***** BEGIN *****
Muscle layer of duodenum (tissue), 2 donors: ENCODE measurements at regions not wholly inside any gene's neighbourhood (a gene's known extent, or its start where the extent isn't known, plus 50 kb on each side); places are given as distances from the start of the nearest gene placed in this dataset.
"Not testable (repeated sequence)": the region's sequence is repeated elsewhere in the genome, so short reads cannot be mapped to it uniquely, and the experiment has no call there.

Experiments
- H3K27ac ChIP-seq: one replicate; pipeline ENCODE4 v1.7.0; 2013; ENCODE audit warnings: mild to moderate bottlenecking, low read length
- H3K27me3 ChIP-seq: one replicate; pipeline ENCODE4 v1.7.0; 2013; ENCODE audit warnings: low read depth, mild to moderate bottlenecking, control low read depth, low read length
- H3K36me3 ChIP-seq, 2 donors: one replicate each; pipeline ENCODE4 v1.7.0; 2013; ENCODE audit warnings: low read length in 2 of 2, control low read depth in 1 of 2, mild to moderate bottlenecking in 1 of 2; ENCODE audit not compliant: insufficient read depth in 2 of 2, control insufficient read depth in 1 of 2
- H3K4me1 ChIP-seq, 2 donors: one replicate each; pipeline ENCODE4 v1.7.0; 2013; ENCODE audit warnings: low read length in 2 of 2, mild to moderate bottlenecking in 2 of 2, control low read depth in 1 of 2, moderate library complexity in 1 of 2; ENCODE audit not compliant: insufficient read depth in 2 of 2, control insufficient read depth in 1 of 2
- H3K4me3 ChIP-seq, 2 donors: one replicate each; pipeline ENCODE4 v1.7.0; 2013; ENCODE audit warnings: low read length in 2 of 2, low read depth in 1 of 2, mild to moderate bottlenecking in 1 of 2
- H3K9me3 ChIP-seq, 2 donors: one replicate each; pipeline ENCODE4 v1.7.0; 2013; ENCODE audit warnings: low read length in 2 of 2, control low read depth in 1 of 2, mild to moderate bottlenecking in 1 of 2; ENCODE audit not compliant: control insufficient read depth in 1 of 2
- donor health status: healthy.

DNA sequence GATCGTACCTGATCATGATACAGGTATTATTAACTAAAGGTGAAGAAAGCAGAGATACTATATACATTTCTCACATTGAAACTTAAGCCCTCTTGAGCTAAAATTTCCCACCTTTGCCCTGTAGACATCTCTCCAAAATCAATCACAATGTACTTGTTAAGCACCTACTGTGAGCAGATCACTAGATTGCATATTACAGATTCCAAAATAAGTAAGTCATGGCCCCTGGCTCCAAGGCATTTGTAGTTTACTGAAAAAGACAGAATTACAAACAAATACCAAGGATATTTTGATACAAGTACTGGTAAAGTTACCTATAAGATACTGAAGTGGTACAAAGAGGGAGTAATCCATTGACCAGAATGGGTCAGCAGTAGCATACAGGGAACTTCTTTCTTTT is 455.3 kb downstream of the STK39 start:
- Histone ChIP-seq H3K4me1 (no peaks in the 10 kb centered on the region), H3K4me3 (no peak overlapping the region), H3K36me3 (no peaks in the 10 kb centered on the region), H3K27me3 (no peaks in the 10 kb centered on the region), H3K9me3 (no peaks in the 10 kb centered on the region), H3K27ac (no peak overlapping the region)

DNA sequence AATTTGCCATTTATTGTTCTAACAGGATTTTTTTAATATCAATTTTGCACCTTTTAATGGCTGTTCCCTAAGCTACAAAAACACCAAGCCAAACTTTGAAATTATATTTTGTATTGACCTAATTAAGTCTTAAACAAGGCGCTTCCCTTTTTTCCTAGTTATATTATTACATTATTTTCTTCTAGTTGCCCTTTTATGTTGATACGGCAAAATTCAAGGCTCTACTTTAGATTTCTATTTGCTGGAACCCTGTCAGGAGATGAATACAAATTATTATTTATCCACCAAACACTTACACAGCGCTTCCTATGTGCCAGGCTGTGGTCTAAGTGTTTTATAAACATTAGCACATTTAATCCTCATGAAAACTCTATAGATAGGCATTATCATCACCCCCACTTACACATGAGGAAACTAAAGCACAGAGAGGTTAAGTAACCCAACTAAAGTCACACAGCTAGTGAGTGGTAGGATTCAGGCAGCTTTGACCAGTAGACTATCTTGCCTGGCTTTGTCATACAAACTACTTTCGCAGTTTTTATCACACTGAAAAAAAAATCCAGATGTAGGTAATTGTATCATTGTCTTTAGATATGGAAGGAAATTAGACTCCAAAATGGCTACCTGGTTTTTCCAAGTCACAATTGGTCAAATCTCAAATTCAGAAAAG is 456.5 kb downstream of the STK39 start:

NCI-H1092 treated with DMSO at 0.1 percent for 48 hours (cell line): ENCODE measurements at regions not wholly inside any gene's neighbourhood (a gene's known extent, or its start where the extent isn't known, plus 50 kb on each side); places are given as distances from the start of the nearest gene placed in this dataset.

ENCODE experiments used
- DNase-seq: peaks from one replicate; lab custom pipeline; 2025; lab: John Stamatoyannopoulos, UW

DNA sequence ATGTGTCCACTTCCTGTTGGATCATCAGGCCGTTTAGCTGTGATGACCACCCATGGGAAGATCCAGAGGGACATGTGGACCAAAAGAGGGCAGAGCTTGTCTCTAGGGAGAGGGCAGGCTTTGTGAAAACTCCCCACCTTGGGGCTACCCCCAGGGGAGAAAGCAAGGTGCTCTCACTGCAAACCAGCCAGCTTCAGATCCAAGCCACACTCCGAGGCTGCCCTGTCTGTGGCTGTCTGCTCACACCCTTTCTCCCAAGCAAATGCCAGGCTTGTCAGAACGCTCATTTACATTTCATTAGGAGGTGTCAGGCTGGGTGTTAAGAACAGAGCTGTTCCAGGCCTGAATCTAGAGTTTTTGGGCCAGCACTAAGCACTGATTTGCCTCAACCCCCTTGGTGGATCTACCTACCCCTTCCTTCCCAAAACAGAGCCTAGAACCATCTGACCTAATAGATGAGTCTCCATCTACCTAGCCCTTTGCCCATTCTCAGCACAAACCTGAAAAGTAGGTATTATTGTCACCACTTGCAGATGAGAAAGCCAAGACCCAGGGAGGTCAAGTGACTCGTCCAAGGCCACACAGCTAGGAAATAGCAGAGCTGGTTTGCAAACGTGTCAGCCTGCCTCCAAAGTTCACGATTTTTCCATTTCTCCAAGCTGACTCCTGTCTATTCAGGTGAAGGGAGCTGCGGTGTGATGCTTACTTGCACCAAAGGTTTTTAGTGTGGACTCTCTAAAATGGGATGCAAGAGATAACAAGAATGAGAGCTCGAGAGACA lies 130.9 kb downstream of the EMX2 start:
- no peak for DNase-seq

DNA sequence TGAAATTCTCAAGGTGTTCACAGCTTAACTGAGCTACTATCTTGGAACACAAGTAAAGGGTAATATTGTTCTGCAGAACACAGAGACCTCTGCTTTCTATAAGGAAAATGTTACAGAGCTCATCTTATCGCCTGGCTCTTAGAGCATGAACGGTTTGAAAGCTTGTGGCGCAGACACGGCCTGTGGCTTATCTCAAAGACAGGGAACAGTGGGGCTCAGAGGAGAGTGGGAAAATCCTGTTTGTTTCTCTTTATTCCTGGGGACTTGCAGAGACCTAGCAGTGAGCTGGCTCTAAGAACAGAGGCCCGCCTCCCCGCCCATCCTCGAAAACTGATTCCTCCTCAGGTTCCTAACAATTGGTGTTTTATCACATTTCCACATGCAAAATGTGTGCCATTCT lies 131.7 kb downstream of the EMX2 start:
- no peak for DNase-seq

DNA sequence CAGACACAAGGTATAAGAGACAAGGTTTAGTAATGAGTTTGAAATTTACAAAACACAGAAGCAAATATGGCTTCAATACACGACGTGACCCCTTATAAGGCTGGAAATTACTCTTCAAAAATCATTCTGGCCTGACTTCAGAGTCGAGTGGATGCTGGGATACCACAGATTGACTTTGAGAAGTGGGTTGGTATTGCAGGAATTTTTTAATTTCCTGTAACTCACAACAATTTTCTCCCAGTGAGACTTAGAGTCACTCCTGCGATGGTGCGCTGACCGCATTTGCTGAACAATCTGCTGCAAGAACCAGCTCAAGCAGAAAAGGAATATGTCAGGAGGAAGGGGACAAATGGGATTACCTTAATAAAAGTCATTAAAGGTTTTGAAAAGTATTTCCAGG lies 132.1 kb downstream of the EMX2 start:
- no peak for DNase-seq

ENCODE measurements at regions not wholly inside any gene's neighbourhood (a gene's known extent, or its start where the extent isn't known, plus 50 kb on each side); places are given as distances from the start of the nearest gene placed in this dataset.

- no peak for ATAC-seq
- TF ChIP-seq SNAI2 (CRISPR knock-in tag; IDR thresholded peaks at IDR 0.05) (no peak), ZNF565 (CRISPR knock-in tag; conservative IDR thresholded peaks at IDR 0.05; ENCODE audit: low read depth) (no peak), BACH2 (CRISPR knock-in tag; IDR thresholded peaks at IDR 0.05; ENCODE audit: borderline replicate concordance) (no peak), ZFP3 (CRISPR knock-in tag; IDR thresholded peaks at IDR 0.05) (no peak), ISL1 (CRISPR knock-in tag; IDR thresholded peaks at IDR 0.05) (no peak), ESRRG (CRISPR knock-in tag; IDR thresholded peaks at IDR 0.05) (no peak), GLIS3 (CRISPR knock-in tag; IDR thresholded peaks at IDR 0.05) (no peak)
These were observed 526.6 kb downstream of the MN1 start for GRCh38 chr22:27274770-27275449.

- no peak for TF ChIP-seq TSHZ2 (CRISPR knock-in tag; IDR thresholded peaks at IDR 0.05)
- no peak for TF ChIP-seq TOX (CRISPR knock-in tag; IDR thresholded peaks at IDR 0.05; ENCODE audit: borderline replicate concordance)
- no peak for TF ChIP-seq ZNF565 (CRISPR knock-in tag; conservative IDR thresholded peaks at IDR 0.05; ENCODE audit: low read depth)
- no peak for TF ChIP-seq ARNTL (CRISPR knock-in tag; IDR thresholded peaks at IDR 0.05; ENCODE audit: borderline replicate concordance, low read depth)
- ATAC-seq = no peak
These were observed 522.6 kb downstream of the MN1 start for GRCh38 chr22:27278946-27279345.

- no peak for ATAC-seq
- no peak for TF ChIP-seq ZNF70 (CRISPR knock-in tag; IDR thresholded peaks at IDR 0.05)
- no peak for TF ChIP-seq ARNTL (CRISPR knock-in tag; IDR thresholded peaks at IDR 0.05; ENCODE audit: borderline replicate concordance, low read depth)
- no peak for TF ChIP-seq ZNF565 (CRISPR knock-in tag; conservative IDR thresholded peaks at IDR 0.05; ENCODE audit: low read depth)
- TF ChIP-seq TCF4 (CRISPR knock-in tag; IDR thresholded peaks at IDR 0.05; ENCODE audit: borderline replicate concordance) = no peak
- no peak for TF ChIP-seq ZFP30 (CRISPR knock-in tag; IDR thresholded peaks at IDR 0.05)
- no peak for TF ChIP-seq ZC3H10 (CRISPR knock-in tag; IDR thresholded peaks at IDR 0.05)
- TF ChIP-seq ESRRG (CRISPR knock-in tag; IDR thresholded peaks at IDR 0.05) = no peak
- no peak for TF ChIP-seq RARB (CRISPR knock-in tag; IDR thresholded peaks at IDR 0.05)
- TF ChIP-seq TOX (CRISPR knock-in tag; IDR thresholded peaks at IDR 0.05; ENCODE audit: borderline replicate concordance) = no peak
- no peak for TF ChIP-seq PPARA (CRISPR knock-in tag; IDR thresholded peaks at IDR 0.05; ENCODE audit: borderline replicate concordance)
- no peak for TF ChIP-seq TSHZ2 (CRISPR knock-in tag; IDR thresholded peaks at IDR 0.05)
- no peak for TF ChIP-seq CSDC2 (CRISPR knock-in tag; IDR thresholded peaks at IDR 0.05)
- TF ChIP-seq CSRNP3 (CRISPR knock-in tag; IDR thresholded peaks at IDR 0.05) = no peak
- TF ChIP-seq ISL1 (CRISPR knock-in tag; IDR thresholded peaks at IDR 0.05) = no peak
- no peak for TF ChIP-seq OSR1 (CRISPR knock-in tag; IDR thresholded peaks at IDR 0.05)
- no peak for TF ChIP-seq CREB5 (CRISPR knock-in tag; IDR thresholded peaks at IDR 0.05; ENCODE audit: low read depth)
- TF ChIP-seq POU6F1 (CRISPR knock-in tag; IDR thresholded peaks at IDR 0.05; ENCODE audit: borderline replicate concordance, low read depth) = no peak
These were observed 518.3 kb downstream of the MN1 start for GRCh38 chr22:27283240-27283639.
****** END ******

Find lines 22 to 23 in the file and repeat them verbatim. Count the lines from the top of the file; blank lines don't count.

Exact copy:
- no peak for DNase-seq

ENCODE measurements at regions not wholly inside any gene's neighbourhood (a gene's known extent, or its start where the extent isn't known, plus 50 kb on each side); places are given as distances from the start of the nearest gene placed in this dataset.